SALINAS, Calif. — With federal food safety rules on the horizon, the Produce Safety Project is gathering input from growers nationwide on what exactly what those rules should cover.

Food safety meetings provide plenty of comments for FDA

Courtesy of the Produce Safety Project

Jim O'Hara, director of the Produce Safety Project, with Sonia Hammond, local cooperative extension coordinator, during a break in the Produce Safety Project’s meeting in Seaside, Calif., on April 26.

The Produce Safety Project at Georgetown University wrapped up its fifth meeting in series of forums on April 27 in Salinas, bringing growers, shippers and officials from the U.S. Department of Agriculture and the Food and Drug Administration together to discuss the legislation.

Jim O’Hara, director of the Produce Safety Project, said the meetings focused on gathering comments and input to send to the FDA in May, based on talks covering four research areas on which the project has published reports, including employee health, water quality and composting.

“It was a really good conversation,” O’Hara said of the latest meetings.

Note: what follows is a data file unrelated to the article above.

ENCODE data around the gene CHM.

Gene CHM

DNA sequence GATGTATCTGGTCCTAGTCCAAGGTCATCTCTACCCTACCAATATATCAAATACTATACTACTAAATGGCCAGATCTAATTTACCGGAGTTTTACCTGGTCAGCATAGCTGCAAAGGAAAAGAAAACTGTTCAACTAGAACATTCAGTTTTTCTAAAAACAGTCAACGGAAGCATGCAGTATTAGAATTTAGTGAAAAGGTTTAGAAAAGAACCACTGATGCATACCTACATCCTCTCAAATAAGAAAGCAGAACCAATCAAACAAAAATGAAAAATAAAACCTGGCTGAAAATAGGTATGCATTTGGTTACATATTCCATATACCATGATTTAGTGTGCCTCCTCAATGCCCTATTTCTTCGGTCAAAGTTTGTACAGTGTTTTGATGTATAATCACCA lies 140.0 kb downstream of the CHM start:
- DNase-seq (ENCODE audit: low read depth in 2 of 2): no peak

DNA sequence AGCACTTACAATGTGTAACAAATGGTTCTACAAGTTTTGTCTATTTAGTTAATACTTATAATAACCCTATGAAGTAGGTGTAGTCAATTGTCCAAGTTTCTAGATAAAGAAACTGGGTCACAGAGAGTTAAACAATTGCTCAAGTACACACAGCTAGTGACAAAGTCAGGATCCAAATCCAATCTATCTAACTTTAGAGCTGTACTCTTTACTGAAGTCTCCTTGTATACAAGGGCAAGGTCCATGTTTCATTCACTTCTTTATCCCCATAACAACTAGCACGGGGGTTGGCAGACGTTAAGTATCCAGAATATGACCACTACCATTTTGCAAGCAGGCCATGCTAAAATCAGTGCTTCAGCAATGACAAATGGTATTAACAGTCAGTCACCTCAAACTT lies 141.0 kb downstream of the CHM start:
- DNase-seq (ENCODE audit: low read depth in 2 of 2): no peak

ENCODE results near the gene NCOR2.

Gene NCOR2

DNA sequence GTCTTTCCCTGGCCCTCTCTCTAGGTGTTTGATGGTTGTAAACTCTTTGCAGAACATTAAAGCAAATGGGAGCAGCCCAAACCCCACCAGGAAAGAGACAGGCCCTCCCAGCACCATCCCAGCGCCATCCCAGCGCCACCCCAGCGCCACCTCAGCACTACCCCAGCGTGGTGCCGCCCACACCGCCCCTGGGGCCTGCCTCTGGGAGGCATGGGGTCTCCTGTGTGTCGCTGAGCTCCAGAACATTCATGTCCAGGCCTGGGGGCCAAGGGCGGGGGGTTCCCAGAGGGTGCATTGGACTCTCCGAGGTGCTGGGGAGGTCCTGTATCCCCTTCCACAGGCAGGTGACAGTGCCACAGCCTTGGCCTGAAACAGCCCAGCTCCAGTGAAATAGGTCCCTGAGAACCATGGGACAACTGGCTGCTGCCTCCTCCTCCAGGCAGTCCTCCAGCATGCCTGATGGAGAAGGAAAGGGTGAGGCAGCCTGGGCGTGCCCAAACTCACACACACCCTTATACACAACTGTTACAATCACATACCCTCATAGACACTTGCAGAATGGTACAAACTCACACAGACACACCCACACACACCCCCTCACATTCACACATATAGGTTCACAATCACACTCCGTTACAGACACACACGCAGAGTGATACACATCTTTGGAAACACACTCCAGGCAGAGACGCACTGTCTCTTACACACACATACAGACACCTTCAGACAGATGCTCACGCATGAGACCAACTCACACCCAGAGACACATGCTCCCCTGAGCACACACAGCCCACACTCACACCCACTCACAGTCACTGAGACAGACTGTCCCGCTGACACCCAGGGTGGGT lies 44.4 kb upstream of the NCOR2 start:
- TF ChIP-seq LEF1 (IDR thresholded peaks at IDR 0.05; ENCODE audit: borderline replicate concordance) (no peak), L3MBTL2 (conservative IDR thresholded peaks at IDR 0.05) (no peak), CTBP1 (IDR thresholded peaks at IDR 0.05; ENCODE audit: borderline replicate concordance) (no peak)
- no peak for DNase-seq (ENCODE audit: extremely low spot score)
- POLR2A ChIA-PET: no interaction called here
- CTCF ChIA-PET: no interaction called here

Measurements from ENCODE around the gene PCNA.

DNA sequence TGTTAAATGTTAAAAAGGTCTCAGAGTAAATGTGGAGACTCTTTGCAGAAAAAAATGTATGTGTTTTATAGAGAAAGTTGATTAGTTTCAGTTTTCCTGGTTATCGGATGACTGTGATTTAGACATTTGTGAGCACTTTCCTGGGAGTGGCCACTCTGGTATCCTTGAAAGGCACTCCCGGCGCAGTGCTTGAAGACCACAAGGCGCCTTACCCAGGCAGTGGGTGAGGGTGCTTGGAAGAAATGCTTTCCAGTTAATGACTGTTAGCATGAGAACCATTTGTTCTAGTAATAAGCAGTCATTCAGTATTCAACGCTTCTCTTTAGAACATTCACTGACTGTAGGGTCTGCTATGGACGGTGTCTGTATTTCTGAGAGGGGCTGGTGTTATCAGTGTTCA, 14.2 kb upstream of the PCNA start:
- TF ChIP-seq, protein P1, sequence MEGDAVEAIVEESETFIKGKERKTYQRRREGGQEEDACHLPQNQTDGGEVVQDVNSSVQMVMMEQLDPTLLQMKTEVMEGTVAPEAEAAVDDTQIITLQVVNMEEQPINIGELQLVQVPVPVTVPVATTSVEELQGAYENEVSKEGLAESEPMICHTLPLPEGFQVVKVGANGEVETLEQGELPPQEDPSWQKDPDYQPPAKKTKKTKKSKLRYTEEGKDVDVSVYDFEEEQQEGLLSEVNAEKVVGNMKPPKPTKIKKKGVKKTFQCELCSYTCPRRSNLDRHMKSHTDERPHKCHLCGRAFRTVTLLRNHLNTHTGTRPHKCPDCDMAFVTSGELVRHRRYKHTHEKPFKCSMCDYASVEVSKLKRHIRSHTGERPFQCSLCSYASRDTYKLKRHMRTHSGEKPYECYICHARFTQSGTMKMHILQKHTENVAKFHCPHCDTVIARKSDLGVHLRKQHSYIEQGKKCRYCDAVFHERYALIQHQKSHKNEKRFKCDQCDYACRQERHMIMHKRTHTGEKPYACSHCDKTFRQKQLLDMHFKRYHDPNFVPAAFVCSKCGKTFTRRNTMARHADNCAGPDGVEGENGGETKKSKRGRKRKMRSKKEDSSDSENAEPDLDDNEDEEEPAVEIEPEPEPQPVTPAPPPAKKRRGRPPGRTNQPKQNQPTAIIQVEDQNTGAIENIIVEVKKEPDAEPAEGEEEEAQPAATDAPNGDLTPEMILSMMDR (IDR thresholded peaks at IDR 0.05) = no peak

The meetings also served as an open forum for USDA and FDA officials to ask and answer questions from growers, shippers and others about how the food safety landscape is changing and what companies can expect from possible changes to fruit and vegetable production and shipping.

Some major areas of concern for grower-shippers at all of the meetings involve scalability of food safety requirements, getting clarity on what is considered a small or large farming operation, and what FDA will do in its upcoming rule for the growing, harvesting and packing of fresh fruits and vegetables.

The project worked with the University of California Agriculture and Natural Resources during the forums. With one more report to publish this year, the meetings represent some of the last work the project will do before its grant ends in September, O’Hara said. Comments from the meetings will be transcribed and submitted to the FDA.

This story was amended to correct the type of funding the Produce Safety Project receives.